Asutosh Mookerjee, J.
1. This is an appeal by the plaintiffs in a suit for a mandatory injunction to remove and demolish a wall crested by the defendants. The rights of the parties depend on a consent decree made on the 18th June 1918 in a previous litigation between them as the authorities of two Jewish Synagogues, Neveh Shalome and Maghen David. Under that decree, the respondents undertook to make over absolutely; to the plaintiffs certain disputed godowns with the land whereon the buildings stood and also pieces of land marked A and B on an annexed plan on either side of the Neveh Shalome Holy Boom. The terms of the settlement further provided that the appellants would, at the request of the respondents, separate the two pieces of land from the land of the Maghen David Synagogue by a proper brick wall, and, in default, the respondents would be at liberty to build the same at the cost of the appellants. There was a third provision that the Maghen David Synagogue would be at liberty to erect building either of one or two storeys, as may be deemed desirable, on its ground to the west of the Holy Room of the Neveh Shalome Synagogue, who would not be entitled to make any objection to the same in consequence of such building blocking up the west window of the said Holy Boom or interfering with the access of light and air through such window. The contingency contemplated happened; the defendants respondents proceeded to erect a wall, with the effect that it blocked the west window of the Holy Boom. The plaintiffs thereupon instituted this suit on the allegation that the defendants had committed an act of trespass, inasmuch as in the prosess of creation of the wall mentioned in the fifth paragraph of the terms of settlement, they had built on the foundations of the Holy Room. They accordingly asked for a mandatory injunction to compel the defendants to remove the wall in so far as it stood on the foundations of the Holy Room and also in so far as it adjoined the western edge of the parcels marked a and B. Mr. Justice Greaves has come to the conclusion that on the authority of the decision in Abdul Hossain v. Ram Charan Law 12 Ind. Cas. 459 : 38 C. 687 : 16 C.W.N. 313, the defendants must be deemed to have committed an act of trespass in so far as they have superimposed their wall upon the footings or foundations of the Holy Boom. He has accordingly directed that the defendants should within three months remove the trespass and demolish the wall. The plaintiffs we not satisfied with this order, and seek to have the wall removed even in regard to portions which do not stand on the footings or foundations of the Holy Boom. Their argument is that the intention of the parties, when they entered into the terms of the settlement, was that the western boundary of the land should be a straight line, and that if, in any portion, the line has to be removed westwards, the whole of the line must be so removed. In our opinion, there is no foundation for this contention. The intention of the parties, as is obvious upon the terms of the settlement, was that the plaintiffs should be restricted to the land and buildings to the east of the red line. By the operation of the principle of law recognised in Abdul Hossain v. Ram Charan Law 12 Ind. Cas. 459 : 38 C. 687 : 16 C.W.N. 313, namely, that the land covered by the underground foundations belongs presumably to the person who built the footings, the plaintiffs have obtained a decree for the removal of the wall in so far as it has been superimposed on the foundations of the Holy Room; but plainly they are not entitled to a larger measure of relief. What was intended by the parcels a and B is clear from an examination of the plan; they are parcels bounded on the west by a portion of the red boundary line, but as there are no buildings on these parcels, there has been no encroachment on footings, or foundations, and the defendants cannot be sailed upon to remove the portions of the walls on the parcels A and B.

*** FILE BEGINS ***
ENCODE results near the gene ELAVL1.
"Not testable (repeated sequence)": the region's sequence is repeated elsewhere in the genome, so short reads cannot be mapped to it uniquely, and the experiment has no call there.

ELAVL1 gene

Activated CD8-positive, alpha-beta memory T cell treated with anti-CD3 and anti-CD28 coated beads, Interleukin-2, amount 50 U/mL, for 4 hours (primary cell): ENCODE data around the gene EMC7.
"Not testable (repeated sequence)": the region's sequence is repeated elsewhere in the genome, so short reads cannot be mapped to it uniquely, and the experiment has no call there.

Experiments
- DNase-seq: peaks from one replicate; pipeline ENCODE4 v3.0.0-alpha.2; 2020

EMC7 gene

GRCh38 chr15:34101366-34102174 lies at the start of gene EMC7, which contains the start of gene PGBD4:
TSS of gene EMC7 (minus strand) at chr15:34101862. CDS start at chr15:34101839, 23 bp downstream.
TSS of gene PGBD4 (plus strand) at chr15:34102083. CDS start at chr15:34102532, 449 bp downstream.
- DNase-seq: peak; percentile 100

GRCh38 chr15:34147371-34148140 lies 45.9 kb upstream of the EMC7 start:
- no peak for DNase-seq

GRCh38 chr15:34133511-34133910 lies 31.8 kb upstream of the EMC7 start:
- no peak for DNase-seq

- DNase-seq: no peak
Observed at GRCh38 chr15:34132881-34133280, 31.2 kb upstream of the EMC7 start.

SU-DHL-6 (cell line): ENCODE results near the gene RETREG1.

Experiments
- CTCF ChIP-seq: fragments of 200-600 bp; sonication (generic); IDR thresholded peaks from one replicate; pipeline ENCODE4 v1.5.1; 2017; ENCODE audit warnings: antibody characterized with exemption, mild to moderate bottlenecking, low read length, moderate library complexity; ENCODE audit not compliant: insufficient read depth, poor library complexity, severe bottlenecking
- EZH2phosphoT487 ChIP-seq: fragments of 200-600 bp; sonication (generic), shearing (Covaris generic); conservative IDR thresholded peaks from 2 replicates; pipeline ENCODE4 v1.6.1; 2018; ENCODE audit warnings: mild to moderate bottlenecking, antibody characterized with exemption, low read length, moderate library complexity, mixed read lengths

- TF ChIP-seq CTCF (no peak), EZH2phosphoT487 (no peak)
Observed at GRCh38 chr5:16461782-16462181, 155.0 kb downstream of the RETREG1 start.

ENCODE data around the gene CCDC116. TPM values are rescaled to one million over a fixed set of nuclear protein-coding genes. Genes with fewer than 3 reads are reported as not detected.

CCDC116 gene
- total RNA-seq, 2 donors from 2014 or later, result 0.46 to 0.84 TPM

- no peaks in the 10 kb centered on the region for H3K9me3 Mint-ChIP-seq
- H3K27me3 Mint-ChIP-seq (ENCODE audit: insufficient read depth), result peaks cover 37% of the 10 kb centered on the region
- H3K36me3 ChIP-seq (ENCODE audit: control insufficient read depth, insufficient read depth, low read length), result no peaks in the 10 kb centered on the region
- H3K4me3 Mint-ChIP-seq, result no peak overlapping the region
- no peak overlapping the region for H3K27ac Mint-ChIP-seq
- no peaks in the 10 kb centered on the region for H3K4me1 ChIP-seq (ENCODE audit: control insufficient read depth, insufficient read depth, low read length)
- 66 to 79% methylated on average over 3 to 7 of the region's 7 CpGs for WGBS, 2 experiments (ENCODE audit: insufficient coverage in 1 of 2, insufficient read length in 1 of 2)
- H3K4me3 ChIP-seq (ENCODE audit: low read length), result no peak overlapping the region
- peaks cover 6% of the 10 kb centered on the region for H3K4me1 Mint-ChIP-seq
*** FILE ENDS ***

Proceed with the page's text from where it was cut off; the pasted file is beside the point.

2. The result is that this appeal is dismissed with costs.
3. I agree.